Topic: Integrate OGC Programs
Consider improvements to address disconnects or tensions between the OGC Interoperability Program and the OGC Standards Program.
It has been suggested, for instance, that it might be possible to make progress on the REST discussions by actively lobbying donnors of funds or in kind for the Interoperability Program to develop multiple, different approaches to REST to explore what is possible and what solutions work.
Relations to other topics
Related to TopicSpecInnovation
, since the integration of the Interoperability Program may be a way to foster innovation in the OGC Standards Program.
The OGC has a structure built around 4 programs: Standards Development, Interoperability, Marketing and Compliance. For the most part this structure has served the community well with Standards Development focussing on technology standards and the Interoperability Program looking at implementation of these standards within particualr domains.
However, there have been occasions where disconnects between the programs has caused tension and hampered progress. As the OGC Standards Development effort moves further into the domains (ie. Water, Energy, etc), it is likely that greater coordination between the standards focussed activities and the Interoperability Program will be necessary. At present the OGC structure relies on relationships between individuals to manage these overlaps. Perhaps something more formal might be needed.
- 02 Jul 2013
Candidate recommendations 1 and 2 are intended to ensure that when a new interoperability program such as a testbed is initiated the relevant DWGs, SWGs, and external standards bodies are brought into the loop from the initial planning phase on.
Part of this topic focuses on the use of the Interoperability program to tackle some of the work of the Standards program which is not currently being done. The Interoperability testbeds are the only focused work efforts undertaken by the OGC itself. They also included funding for some of the work. For work in the Standardization program which is falling through the cracks such as OWS Common harmonization or REST research, perhaps the OGC should leverage the Interoperability Testbeds to make progress.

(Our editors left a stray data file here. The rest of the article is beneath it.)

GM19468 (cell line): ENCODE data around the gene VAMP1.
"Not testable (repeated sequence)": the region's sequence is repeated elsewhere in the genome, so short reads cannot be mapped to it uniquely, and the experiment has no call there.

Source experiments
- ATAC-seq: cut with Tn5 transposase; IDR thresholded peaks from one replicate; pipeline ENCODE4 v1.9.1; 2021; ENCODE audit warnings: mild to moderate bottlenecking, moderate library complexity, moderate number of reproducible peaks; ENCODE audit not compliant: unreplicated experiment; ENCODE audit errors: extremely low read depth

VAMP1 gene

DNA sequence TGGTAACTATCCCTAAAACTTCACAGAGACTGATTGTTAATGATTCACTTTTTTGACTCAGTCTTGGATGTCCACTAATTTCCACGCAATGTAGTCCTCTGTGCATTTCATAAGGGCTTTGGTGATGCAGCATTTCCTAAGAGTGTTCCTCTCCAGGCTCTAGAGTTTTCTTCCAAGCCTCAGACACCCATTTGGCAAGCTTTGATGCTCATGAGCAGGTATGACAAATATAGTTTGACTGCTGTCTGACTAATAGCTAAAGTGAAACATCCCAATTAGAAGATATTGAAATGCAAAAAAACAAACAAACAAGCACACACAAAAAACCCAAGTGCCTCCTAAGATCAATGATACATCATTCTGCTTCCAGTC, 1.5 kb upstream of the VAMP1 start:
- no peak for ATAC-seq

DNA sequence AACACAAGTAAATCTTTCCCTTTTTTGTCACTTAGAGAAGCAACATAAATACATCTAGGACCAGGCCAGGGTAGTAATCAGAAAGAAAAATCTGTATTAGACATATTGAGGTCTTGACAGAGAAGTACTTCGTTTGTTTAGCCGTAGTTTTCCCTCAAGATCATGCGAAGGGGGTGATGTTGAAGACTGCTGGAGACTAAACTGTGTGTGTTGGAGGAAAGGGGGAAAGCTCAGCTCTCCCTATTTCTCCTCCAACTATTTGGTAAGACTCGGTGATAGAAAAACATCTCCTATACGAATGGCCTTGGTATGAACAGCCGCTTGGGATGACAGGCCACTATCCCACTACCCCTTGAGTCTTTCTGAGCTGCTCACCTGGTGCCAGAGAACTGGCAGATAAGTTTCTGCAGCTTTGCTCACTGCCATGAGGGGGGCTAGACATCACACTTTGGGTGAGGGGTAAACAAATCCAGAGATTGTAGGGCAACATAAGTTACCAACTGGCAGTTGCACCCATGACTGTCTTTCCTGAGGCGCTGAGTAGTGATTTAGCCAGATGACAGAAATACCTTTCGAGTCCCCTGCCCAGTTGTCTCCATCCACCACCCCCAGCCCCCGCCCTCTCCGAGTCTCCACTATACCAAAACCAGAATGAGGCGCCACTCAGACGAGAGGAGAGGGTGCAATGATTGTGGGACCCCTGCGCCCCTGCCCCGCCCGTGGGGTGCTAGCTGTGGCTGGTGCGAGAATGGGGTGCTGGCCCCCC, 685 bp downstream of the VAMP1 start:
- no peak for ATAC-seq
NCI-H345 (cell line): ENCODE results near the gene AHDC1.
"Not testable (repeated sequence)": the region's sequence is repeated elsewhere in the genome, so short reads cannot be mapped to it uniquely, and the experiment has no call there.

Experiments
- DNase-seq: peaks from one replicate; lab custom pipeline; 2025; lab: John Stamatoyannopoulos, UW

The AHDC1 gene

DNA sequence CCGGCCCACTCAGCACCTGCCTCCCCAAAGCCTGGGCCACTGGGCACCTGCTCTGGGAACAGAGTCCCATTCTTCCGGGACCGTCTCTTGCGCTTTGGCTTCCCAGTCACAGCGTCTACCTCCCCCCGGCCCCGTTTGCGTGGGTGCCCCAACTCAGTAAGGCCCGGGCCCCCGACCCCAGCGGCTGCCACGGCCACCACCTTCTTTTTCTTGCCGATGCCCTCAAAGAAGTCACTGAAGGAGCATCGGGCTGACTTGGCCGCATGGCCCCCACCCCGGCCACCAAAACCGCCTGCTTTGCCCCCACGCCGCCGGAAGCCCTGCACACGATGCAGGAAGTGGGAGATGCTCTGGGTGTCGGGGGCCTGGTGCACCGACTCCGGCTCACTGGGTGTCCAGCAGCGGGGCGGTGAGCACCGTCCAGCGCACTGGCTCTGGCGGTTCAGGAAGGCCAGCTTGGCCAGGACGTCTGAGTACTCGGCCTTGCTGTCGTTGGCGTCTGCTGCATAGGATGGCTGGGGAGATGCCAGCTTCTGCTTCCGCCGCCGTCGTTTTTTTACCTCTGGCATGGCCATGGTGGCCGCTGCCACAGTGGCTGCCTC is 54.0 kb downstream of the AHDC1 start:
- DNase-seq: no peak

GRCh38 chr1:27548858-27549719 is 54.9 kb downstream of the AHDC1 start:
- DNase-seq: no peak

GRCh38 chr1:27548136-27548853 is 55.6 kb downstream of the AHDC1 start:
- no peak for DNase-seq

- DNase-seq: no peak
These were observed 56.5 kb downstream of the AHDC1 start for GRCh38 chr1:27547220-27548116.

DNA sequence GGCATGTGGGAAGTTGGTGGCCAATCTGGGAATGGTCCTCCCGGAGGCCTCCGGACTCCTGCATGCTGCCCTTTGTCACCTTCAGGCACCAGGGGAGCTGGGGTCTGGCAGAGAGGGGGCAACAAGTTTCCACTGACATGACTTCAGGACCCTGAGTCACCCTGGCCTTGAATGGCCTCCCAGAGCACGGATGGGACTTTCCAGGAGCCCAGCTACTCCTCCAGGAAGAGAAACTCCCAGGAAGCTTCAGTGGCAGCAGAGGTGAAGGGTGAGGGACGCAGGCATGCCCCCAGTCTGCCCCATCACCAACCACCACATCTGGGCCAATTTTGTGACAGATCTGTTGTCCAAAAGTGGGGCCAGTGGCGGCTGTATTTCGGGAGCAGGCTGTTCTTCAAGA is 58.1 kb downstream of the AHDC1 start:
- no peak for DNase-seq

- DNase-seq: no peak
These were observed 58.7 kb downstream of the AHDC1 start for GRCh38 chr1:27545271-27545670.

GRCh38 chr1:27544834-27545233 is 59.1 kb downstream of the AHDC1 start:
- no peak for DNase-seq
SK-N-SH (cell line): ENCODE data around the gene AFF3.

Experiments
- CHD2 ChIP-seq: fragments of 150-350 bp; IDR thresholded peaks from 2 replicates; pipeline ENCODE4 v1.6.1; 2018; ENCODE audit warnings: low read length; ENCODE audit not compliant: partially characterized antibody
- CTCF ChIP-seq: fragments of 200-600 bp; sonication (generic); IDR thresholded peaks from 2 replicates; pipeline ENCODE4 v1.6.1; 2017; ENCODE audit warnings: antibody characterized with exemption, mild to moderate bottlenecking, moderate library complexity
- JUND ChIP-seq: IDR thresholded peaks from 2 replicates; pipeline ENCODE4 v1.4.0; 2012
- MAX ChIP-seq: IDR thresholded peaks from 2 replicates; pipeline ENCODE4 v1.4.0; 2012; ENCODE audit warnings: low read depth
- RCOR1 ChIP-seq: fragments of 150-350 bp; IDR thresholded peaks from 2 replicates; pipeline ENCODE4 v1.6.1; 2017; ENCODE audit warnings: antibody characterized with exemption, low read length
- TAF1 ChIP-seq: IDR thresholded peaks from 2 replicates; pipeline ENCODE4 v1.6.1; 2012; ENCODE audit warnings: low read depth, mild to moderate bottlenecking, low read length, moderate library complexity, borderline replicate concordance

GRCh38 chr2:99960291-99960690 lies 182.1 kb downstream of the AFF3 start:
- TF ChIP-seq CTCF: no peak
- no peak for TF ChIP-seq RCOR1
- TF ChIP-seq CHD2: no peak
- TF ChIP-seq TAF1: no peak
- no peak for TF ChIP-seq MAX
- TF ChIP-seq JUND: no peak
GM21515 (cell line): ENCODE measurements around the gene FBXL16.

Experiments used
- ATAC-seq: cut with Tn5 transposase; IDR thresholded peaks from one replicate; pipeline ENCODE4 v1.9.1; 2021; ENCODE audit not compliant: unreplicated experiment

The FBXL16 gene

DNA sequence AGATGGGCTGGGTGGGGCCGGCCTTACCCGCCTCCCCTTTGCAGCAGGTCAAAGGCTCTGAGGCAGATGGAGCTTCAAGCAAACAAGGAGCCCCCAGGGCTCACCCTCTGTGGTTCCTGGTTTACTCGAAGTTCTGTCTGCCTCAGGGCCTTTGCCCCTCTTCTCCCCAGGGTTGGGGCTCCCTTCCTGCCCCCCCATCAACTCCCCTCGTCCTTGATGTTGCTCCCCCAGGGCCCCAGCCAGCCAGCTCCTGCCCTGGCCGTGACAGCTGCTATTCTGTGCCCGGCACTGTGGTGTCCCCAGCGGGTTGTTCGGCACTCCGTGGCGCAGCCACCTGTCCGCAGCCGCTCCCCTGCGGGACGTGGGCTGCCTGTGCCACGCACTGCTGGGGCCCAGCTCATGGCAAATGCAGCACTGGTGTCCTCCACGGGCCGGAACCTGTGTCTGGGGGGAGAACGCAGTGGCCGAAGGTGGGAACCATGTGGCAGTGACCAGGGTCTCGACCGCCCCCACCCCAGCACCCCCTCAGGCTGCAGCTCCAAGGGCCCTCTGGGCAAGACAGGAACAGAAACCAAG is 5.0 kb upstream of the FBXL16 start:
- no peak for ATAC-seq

- 12 Aug 2013
This overlaps with the "agile standards" development process that has been advocated by Jeff DLB. This suggestion is being handled by the Topic Quality vs Quantity Leadership team.
On behalf of Paula McLeod
Paula reiterated the point she made yesterday morning on the Leadership telecon, that not only are there SWGs and DWGs that need to be taken into account when starting an IP program. but also external relationships with other standards bodies such as buildingSmart that may also need to be involved. This generalizes the topic to include identifying external relationships and DWGs relevant to an IP program.
- 15 Aug 201
Candidate recommendations 1 and 2 are intended to ensure that when a new interoperability program such as a testbed is initiated not only the relevant DWGs and SWGs are brought into the loop, but also external standards bodies such as builingSMART.
On behalf of Paula McLeod
There is a feeling that members get better consideration from OGC because they put more cash money (e.g. an important company may have a higher membership and people feels that for that reason it receives more consideration from OGC).
- 15 Aug 2013
Response (Mark Reichardt)
OGCs governance structure as defined through its policies and procedures provides all members with a voice and influence in the standards process. All OGC members have access, technical influence and voting rights in OGC technical committee working groups. All members have access to participate, sponsor or monitor OGCs Interoperability Program testbeds, pilots and experiments. Higher levels of membership include additional committee voting rights, as well as additional focus on maintenance of OGC policies and procedures, market and technology forecasting, and other policy matters of the Consortium.
As a not-for-profit voluntary consensus standards organization, OGC has different levels of membership available to organizations and individuals to engage in the OGC programs. The annual fees received from private and public sector organizations, and individuals provides resources needed to sustain the OGC consensus process, and to assure that OGC standards remain freely available for worldwide use. As OGC membership is comprised of industry, government, academic, research and NGO organizations, the process benefits from a varied set of community perspectives.
We note that OGCs Associate members the Consortiums entry level of membership -- have significant influence over the OGC standards baseline. This is a result of OGCs consensus process assuring that every OGC member has influence and a voice in the OGC process. Furthermore, higher levels of OGC membership are comprised of organizations representing industry, government, academia and research organizations. This diversity of public and private sector representation is reflected at all OGC membership levels, and is key to identifying standards requirements and achieving a balance of interest across OGC mission activities.